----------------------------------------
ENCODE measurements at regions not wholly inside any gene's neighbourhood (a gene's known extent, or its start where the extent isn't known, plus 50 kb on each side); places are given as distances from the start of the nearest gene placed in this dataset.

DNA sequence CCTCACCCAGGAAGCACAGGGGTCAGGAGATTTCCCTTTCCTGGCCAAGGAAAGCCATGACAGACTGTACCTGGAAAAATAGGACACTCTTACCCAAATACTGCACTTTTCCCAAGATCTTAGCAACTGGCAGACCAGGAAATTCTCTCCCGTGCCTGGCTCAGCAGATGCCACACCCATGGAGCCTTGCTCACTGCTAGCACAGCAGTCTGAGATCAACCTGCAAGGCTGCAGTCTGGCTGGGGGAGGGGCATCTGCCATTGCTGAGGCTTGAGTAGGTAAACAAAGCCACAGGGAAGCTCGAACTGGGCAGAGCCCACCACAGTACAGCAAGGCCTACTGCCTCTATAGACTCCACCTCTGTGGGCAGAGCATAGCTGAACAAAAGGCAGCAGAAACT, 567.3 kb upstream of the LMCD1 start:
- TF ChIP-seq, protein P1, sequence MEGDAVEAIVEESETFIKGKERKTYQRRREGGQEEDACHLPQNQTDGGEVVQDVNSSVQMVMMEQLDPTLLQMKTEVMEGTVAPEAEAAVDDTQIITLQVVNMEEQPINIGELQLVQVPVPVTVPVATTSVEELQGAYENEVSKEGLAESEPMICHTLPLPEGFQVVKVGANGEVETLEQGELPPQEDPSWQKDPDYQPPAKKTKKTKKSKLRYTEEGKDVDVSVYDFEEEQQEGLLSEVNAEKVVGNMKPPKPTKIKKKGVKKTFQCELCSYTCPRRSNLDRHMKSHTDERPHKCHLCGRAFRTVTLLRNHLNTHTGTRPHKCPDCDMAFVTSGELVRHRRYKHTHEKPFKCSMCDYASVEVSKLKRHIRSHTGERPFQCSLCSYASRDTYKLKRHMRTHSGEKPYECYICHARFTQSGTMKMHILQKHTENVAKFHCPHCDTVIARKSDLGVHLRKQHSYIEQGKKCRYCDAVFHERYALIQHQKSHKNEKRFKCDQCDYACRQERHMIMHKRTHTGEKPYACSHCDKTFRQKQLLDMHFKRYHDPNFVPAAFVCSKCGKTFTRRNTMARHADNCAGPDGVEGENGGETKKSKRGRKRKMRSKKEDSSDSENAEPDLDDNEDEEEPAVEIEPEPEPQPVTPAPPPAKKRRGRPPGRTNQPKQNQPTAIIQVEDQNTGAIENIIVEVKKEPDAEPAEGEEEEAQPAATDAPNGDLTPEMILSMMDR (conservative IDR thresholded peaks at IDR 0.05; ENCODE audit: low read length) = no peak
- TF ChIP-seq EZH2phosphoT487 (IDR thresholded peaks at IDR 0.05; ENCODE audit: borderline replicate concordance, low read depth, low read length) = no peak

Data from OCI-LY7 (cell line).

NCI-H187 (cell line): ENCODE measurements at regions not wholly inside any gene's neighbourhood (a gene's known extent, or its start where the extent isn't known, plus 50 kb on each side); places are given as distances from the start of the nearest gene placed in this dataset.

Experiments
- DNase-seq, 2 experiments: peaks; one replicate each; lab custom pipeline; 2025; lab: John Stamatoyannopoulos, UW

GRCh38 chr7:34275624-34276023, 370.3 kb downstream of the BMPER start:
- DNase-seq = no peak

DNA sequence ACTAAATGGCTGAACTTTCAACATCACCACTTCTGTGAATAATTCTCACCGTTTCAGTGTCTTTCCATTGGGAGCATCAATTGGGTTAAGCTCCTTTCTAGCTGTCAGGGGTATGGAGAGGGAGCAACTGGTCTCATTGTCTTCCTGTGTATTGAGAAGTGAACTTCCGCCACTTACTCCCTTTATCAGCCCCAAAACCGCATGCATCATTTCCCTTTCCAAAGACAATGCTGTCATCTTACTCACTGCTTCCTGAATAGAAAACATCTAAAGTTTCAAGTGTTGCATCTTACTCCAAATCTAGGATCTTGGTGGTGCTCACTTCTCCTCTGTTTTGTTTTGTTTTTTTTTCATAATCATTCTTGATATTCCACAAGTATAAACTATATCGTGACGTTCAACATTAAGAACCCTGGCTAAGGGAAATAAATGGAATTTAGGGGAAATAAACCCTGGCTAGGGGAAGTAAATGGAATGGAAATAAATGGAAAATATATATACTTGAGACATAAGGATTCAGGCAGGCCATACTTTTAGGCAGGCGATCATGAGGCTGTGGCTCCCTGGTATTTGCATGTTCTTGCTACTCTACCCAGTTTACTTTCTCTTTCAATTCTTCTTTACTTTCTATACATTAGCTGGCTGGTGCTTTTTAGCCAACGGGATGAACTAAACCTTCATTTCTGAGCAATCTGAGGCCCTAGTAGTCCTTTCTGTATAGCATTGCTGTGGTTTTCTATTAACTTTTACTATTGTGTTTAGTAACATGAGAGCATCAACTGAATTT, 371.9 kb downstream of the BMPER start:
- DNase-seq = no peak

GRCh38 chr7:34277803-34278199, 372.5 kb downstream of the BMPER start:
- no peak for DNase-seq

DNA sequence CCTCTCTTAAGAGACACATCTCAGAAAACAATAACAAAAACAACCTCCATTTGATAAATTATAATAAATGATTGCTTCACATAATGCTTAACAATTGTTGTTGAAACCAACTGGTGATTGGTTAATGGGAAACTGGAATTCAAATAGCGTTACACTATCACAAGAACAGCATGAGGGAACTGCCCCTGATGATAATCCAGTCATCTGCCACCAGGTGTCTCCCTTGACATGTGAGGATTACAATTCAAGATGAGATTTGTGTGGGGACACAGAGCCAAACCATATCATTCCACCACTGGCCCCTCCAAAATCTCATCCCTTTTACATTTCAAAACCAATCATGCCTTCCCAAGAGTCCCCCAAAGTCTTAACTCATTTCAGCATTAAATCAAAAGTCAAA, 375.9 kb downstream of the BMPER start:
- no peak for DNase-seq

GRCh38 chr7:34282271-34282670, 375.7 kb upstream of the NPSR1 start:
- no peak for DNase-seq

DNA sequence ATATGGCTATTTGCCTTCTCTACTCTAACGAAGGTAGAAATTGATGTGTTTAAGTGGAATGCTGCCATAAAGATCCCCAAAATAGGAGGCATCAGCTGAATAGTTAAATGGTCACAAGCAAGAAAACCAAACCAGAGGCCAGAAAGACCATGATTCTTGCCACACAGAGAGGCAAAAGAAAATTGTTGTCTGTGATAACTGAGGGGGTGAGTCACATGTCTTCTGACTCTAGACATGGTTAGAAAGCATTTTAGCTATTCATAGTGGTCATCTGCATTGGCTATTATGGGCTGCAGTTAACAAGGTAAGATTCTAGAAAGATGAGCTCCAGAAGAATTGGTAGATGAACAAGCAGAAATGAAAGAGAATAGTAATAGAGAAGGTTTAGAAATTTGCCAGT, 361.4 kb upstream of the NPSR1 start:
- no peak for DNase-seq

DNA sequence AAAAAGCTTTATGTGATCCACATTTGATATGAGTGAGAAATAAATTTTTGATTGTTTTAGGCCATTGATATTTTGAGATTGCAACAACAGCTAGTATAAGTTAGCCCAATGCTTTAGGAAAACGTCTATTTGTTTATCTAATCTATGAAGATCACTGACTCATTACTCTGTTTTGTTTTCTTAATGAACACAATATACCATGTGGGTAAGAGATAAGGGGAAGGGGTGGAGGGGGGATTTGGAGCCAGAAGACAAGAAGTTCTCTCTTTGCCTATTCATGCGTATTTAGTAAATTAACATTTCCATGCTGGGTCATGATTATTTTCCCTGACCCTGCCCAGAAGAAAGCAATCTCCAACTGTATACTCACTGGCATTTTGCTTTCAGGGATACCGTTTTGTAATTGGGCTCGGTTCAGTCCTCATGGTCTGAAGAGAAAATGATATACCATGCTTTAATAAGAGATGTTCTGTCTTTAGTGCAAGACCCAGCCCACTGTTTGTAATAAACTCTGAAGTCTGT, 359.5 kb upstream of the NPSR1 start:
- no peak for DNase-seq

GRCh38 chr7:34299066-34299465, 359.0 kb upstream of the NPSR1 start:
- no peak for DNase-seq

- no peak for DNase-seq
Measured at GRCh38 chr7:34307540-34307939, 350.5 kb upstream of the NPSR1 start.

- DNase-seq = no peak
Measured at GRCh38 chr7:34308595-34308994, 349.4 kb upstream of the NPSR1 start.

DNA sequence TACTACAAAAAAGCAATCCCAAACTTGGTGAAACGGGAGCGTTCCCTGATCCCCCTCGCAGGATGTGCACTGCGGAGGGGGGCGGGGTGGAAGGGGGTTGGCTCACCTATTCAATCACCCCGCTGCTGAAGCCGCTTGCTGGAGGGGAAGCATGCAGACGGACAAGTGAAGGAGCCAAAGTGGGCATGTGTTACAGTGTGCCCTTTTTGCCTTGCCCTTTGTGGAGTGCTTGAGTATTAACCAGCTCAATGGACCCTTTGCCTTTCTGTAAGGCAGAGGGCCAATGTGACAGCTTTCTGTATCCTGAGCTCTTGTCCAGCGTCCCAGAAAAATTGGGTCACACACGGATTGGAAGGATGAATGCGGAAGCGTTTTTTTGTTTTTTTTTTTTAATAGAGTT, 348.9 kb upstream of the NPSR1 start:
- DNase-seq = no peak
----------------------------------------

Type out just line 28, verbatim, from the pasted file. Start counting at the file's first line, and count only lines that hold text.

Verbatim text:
Measured at GRCh38 chr7:34308595-34308994, 349.4 kb upstream of the NPSR1 start.